Over at NBC, their take on FAIRY TALES ARE REAL is Grimm, which debuts in late October on Friday nights, and focuses on Nick Burkhardt (David Guintoli), a homicide detective who learns from his ailing Aunt Marie (Kate Burton), that he is the latest in a long line of Grimms, hunters who keep the supernatural monsters at bay and protect humanity. As he learns more about his Aunt's past, he "will have to shoulder the responsibility of his ancestors -- and contend with a larger-than-life mythology of the Brothers Grimm that is now all too real." Other cast includes Bitsie Tulloch as Juliette Silverton, Reggie Lee as Sgt. Wu, Russell Hornsby as Hank Griffin, Sasha Roiz as Captain Renard, and Silas Weir Mitchell as Eddy Munroe. Jim Kouf ("Angel") and David Greenwalt ("Buffy the Vampire Slayer," "Angel") are the creators/executive producers of the series, so there is some experience with making this type of show and hopefully make it more than just a "Monster of the Week". If they can do more than just the standard cliches, this show might have a chance, but it's Friday time slot doesn't give it much of a starting point, but with NBC is in such dire straits, OK ratings may be good enough for Grimm to survive. Returning to NBC on Friday nights in late October is Chuck, for its fifth and final season. With Chuck and Sarah now married and having started up their own spy company, they find out that things aren't less complicated than they were before. Carrie-Anne Moss (The Matrix) turns up as Gertrude Verbanski, who runs a competing spy agency and also generates some sparks with Casey. Morgan has ended up with the Intersect, and his life gets more complicated, while Big Mike hooks up with Morgan's mom, and Jeff and Lester have relationship issues.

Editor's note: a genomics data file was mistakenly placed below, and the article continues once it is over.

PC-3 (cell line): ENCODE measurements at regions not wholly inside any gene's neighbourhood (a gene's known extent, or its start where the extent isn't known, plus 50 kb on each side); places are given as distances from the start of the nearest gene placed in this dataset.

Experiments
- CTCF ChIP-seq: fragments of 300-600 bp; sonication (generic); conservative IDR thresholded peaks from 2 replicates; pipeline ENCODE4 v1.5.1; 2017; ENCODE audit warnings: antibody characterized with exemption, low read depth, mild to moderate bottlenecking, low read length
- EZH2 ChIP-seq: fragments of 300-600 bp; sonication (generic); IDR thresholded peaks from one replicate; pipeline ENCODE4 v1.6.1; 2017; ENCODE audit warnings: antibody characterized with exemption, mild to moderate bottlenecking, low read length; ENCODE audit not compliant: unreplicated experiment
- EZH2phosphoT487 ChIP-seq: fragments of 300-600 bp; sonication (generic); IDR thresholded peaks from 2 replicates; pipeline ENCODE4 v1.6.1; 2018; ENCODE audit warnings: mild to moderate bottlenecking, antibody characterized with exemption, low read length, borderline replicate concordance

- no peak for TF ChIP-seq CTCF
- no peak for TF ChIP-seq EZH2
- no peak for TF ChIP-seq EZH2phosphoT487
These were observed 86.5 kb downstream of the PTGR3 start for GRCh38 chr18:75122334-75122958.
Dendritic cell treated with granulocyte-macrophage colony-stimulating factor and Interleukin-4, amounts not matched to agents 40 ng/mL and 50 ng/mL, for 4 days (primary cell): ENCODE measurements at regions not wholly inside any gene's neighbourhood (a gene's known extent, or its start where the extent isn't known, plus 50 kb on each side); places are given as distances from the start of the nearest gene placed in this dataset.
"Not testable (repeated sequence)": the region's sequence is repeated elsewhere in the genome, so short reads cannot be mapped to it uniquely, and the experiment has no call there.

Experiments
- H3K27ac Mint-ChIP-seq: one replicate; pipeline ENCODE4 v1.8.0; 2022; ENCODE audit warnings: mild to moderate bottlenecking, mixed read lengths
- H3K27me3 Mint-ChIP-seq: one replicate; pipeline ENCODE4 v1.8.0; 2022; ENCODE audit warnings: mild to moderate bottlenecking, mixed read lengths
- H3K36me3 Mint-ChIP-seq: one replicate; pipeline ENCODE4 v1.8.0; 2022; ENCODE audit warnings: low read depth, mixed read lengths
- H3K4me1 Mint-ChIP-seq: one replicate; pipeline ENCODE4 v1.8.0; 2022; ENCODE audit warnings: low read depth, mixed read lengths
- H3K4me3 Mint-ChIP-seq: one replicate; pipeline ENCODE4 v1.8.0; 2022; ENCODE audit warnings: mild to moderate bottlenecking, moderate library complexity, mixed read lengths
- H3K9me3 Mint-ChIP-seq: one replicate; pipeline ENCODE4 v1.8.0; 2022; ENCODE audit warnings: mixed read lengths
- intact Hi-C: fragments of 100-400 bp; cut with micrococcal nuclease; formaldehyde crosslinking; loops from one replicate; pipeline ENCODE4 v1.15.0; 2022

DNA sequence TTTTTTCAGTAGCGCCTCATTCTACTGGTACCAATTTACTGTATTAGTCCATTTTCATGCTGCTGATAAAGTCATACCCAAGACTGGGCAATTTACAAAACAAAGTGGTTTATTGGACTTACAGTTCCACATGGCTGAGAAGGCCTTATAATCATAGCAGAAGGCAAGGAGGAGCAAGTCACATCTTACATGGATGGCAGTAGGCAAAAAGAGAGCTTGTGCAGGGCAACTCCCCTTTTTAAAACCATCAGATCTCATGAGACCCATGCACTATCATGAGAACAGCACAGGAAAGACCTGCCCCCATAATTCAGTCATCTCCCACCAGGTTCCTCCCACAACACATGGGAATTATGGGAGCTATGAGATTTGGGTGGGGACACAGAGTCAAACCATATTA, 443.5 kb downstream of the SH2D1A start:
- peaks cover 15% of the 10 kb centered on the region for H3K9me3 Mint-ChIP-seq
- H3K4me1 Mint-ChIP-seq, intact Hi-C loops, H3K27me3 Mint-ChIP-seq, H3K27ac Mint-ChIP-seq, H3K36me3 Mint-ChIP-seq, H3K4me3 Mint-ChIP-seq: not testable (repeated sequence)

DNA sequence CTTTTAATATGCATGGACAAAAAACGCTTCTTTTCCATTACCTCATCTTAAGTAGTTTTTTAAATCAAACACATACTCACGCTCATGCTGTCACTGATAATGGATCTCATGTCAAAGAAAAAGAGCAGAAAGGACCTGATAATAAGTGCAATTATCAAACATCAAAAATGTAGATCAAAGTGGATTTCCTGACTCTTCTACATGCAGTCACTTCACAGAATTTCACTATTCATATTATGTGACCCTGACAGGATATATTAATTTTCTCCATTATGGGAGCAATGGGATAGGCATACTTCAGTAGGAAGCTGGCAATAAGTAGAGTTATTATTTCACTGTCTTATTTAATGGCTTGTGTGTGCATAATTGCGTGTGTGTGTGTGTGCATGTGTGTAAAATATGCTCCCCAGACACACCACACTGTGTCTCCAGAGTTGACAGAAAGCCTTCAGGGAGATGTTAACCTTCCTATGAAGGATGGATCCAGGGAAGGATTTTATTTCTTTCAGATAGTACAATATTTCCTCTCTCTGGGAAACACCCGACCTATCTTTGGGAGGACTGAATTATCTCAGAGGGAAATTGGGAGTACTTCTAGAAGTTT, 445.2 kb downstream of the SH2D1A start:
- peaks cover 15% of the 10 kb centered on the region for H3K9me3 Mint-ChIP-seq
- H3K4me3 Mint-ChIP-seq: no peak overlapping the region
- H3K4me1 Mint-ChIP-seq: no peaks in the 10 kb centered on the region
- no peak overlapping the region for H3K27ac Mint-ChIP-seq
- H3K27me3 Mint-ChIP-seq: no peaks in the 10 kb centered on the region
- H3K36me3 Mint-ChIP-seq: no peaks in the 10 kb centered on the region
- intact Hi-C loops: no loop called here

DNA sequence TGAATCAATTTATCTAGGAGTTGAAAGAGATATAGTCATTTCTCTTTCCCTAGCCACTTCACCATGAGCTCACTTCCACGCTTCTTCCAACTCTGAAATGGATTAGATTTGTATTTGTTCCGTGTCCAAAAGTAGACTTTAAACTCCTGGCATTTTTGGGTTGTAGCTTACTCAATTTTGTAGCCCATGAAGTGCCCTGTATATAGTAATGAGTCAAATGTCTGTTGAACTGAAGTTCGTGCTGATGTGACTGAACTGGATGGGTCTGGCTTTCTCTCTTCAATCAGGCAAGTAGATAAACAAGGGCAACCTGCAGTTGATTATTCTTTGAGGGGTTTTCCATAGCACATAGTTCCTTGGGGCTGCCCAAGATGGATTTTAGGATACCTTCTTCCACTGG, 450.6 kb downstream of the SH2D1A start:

CBS has two new shows with some genre elements, A Gifted Man, on Fridays, is about Michael Holt (Patrick Wilson), a work-obessed surgeon to the wealthy, begins to be visited by the ghost of his deceased ex-wife, Anna (Jennifer Ehle), who was an idealistic free clinic doctor, who convinces him that he needs to take over for her. As described by CBS, Michael is "touched by those in need and accepting of Anna's compassionate "presence," Michael's attitude toward serving the rich and poor is turned upside down, and he begins to see that there's room in his life for everyone." CBS seems to be trying to cater to fans of The Ghost Whisperer with this one. On Thursdays CBS has Person of Interest, which stars Michael Emerson as Finch, a wealthy inventor who has created a program that uses pattern recognition to identify potential victims of violent crimes. He recruits Reese (Jim Caviezel), an ex-CIA operative who is believed to be dead, to join him in a crusade to take justice into their own hands and prevent these crimes from happening. The executive producers have a good track record, and include J. J. Abrams, Bryan Burk (Lost), Jonathan Nolan (Momento), David Semel (Heroes) and Greg Plageman (Cold Case) and if the pilot is any indication, this could be the hit new show of the season..